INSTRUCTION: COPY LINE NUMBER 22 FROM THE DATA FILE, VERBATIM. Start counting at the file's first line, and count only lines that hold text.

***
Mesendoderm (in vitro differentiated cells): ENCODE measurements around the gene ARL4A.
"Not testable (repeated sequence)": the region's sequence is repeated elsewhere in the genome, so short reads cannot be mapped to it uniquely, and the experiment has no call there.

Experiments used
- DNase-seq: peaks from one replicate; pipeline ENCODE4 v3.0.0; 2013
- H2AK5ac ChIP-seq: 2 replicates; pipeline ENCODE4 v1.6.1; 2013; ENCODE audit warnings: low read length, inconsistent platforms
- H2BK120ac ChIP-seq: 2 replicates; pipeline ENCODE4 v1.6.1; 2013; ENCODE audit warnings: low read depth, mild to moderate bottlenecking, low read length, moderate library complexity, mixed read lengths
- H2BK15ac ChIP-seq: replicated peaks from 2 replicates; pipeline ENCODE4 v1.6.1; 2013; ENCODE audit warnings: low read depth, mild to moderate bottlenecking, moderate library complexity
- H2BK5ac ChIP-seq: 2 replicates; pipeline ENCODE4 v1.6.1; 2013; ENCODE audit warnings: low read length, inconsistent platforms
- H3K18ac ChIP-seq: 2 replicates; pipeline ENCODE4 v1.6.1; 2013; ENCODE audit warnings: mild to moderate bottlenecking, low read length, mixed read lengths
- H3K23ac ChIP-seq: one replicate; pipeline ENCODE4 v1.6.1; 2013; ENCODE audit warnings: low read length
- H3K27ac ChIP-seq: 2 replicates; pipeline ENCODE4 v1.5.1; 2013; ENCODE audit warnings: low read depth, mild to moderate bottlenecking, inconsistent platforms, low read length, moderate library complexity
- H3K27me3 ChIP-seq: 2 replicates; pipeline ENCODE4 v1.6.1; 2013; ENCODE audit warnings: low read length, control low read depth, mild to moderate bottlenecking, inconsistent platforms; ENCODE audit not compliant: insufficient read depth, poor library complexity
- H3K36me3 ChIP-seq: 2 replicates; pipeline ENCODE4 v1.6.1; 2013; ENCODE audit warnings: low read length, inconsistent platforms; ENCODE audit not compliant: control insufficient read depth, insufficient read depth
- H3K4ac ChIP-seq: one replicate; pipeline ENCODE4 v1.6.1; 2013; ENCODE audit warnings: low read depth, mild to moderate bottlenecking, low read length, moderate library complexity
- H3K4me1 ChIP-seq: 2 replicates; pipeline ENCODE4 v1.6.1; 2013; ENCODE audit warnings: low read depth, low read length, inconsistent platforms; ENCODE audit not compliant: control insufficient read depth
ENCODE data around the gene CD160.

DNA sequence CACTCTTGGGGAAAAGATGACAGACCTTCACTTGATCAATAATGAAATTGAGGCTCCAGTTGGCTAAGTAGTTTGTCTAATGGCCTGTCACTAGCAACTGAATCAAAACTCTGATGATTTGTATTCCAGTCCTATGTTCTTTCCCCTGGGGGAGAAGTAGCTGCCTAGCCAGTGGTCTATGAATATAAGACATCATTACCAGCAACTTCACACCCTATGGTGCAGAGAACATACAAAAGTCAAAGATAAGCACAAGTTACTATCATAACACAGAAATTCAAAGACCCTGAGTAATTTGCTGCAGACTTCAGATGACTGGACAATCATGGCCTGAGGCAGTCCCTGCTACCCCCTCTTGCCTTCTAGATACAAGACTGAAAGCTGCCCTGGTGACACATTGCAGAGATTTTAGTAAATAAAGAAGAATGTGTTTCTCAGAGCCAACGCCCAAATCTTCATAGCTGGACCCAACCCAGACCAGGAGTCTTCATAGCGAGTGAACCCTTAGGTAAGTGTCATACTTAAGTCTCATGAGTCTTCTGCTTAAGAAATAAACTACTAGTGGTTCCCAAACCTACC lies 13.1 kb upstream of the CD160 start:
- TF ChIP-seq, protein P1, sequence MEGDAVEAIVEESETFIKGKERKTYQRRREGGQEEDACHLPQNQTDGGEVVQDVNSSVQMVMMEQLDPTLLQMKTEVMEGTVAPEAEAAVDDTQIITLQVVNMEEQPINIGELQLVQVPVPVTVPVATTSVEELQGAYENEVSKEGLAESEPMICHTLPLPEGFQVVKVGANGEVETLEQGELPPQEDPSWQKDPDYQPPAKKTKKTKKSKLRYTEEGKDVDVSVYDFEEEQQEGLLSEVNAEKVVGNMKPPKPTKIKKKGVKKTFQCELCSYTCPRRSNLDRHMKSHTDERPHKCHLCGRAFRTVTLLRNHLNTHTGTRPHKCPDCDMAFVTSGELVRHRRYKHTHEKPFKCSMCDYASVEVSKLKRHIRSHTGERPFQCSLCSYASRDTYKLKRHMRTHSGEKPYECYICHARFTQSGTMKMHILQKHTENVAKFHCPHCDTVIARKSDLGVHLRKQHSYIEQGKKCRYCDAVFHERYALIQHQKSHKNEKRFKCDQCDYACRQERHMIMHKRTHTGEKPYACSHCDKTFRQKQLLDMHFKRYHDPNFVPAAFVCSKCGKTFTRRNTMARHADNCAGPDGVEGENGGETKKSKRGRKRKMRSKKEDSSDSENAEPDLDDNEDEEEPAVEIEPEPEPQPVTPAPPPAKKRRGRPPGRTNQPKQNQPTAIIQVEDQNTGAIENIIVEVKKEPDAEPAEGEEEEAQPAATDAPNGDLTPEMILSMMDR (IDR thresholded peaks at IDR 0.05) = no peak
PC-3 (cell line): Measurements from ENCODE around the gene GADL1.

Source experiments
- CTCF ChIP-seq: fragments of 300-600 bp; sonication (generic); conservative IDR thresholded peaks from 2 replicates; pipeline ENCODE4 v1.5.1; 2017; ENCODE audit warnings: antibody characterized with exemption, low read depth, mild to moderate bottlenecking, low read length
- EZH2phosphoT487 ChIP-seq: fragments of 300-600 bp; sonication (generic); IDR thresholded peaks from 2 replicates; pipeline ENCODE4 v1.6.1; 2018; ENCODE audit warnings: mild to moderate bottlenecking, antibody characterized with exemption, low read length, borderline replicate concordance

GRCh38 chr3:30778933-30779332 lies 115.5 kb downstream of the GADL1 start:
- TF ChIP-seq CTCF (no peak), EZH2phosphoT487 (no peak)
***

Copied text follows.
- EZH2phosphoT487 ChIP-seq: fragments of 300-600 bp; sonication (generic); IDR thresholded peaks from 2 replicates; pipeline ENCODE4 v1.6.1; 2018; ENCODE audit warnings: mild to moderate bottlenecking, antibody characterized with exemption, low read length, borderline replicate concordance